The Sustainable Transportation Fuels curriculum has been taught in high school Environmental Science and Chemistry classes. The goal is to develop an understanding of the importance of science and technology, as well as broader social issues, in decisions about complex issues facing our nation. Students define the problems associated with our current petroleum transportation fuels and explore a range of solutions promoted in current national energy policies.
Converting to the use of biofuels, electricity or hydrogen for transportation fuels is touted by many as a solution to our growing energy crisis, which includes a waning supply of oil, global climate change, and increased health effects due to poor air quality in most major cities. But are these fuels really viable solutions? The hydrogen or biofuel economy must be understood and addressed before our society is ready for change. Understanding the implications of changing our transportation fleet is a very large task that needs to be understood in great depth before one can ask a society to readily accept paying more for this technology.
This unit uses a systems perspective to consider the pros and cons of various vehicle/fuel systems. Participants investigate transportation fuel needs, complete activities and research to understand the value, risks, and process of implementing alternative fuels, make hydrogen and biofuels, build and test a fuel cell, and analyze these systems from a lifecycle perspective. Three options are available for a culminating project. In all cases, the students must use their newly gained perspective on the problem and alternative solutions in order to recommend and defend a suitable way to move forward with improved sustainability of our vehicles and fuel systems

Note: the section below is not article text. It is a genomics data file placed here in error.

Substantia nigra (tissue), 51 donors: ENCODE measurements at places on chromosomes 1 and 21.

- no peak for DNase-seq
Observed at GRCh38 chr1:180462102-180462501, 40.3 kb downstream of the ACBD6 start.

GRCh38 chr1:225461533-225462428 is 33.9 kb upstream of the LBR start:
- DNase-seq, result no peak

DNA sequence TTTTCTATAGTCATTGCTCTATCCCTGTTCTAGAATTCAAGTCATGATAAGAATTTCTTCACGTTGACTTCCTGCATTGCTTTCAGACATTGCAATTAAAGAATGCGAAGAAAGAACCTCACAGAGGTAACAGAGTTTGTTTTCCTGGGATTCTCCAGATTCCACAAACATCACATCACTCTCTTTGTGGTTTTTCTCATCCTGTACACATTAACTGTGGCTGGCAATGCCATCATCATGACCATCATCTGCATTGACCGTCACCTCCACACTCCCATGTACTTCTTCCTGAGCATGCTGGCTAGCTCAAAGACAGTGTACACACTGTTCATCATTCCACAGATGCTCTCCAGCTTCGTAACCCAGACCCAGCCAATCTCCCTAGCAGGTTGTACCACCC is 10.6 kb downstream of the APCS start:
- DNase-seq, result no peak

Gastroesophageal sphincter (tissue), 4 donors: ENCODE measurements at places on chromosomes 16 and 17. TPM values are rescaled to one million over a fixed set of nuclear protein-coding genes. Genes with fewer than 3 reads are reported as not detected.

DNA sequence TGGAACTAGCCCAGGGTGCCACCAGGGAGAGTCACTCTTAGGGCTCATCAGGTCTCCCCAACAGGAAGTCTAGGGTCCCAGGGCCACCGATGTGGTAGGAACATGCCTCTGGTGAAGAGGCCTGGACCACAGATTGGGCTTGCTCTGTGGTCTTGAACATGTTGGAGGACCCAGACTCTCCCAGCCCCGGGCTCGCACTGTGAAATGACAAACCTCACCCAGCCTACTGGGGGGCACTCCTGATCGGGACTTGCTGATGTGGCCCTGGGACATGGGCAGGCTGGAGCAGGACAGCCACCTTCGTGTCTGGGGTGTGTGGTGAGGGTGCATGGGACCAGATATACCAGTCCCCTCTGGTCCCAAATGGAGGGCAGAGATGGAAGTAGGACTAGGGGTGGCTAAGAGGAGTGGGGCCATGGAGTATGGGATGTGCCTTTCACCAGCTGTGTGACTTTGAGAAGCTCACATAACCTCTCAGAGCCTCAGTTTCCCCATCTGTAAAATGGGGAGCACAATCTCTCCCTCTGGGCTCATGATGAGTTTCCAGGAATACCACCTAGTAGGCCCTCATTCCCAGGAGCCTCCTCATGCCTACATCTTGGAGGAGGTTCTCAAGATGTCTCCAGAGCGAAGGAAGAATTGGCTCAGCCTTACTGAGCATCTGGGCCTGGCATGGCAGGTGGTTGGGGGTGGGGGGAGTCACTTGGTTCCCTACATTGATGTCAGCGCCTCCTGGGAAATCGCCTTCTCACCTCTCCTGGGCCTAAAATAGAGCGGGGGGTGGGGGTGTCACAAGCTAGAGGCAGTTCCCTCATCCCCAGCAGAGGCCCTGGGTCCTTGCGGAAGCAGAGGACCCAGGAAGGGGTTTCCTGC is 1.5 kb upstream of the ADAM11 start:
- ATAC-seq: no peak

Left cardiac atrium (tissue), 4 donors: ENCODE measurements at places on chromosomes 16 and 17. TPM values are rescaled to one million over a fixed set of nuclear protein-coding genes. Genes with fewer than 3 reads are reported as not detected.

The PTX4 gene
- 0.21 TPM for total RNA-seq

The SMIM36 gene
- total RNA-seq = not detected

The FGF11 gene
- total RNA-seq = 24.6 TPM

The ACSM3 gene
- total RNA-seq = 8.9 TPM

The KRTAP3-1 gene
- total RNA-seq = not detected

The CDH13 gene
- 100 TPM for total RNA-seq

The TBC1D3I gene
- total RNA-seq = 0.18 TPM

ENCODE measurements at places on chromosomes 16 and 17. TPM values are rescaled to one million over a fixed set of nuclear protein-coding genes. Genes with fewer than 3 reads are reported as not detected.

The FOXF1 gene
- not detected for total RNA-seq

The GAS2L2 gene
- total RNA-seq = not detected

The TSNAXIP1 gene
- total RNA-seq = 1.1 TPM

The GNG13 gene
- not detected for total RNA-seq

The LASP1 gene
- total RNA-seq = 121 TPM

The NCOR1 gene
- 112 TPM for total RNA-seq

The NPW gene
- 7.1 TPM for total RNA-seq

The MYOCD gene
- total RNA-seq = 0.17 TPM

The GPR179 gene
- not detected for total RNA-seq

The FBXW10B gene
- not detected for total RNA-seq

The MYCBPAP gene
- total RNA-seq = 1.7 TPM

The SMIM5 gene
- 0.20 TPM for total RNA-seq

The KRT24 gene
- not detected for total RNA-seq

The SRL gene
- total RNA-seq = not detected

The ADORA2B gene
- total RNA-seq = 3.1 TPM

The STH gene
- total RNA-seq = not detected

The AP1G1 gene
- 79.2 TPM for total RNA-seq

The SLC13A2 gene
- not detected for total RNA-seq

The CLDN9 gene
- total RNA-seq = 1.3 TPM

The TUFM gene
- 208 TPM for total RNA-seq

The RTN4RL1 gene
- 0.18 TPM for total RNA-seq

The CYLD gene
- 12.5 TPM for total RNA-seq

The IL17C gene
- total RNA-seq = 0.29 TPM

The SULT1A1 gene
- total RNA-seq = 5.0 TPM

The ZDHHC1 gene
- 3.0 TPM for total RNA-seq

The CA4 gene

The development of this curriculum was based on Professor Susan Powers, NSF Distinguished Teaching Scholar Award to fund energy education research and Activities. Dr. Powers’ work is affiliated with Clarkson University’s Center for the Environment